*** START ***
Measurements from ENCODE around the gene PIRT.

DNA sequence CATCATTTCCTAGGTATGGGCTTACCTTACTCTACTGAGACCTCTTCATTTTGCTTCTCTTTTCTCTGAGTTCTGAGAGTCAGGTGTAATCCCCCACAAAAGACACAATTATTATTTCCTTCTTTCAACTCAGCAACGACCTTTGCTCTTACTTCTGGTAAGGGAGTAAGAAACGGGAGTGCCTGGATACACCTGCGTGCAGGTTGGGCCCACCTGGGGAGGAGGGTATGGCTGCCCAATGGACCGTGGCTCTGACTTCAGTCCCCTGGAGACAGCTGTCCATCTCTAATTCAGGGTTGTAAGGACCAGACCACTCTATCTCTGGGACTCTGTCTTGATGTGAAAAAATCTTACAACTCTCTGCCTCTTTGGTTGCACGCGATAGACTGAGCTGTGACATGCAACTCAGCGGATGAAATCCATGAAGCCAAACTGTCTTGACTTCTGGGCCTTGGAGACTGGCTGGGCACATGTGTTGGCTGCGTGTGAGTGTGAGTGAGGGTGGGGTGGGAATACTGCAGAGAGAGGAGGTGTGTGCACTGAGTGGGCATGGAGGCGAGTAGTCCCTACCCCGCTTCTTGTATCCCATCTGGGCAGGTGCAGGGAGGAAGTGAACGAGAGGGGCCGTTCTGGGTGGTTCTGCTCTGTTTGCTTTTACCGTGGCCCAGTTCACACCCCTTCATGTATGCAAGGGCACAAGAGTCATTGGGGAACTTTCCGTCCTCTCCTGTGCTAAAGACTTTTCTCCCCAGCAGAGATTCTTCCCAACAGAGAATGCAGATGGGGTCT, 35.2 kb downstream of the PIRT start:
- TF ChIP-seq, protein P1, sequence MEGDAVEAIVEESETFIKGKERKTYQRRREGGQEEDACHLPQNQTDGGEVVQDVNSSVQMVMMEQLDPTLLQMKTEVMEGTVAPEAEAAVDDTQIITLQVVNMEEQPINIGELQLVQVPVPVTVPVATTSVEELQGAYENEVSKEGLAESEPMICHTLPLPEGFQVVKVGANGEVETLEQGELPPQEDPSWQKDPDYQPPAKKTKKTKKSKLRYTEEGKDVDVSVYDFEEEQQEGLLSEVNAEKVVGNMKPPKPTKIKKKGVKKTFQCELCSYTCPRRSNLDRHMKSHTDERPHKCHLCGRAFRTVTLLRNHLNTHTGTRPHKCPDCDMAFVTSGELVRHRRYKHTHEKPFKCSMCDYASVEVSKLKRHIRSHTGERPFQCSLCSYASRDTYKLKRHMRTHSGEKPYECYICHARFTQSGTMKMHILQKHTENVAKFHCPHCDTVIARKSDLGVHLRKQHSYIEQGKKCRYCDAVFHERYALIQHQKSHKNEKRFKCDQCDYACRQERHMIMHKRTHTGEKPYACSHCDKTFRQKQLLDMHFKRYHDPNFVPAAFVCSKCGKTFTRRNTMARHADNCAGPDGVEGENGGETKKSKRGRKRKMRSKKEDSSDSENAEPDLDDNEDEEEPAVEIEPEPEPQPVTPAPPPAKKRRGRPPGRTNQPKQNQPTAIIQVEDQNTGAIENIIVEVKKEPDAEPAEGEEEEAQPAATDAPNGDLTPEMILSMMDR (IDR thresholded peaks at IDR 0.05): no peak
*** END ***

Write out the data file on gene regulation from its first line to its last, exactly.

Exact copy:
Measurements from ENCODE around the gene PIRT.

DNA sequence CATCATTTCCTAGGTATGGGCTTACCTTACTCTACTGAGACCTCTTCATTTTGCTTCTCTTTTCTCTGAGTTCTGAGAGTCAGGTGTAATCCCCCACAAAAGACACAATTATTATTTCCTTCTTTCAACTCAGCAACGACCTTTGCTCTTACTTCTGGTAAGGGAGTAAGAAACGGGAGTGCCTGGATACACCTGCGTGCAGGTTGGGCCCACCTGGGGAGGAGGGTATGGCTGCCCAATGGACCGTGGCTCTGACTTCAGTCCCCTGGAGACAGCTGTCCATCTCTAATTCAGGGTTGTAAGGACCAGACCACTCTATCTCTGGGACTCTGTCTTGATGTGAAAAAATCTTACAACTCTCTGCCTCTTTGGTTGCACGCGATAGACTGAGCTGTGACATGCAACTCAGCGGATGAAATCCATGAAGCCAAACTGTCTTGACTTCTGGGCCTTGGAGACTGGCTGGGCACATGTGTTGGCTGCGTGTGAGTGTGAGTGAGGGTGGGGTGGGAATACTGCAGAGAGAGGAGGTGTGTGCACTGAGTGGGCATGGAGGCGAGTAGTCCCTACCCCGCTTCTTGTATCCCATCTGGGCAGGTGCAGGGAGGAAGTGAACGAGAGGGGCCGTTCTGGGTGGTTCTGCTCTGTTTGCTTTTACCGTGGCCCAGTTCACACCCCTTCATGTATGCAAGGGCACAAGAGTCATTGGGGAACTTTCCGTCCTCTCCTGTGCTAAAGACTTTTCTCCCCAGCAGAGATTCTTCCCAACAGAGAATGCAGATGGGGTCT, 35.2 kb downstream of the PIRT start:
- TF ChIP-seq, protein P1, sequence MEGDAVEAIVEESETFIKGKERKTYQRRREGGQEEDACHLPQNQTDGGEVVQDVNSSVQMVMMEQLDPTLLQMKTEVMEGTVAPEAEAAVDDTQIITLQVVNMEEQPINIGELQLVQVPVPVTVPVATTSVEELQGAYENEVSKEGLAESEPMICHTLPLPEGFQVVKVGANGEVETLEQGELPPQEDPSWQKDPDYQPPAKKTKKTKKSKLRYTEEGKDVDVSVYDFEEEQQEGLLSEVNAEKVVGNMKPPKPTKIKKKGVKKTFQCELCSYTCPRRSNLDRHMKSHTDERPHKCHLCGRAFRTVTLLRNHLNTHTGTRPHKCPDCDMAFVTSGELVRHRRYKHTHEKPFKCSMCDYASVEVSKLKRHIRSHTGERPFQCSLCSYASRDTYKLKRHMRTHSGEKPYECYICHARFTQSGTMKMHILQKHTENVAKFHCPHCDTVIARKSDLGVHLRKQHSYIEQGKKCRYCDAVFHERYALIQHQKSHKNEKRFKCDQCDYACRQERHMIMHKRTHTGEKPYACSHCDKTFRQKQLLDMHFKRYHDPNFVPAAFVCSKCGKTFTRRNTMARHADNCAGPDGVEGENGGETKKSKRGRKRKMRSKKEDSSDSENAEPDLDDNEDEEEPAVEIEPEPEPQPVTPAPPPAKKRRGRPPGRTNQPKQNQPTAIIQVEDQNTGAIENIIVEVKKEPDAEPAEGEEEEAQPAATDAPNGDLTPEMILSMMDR (IDR thresholded peaks at IDR 0.05): no peak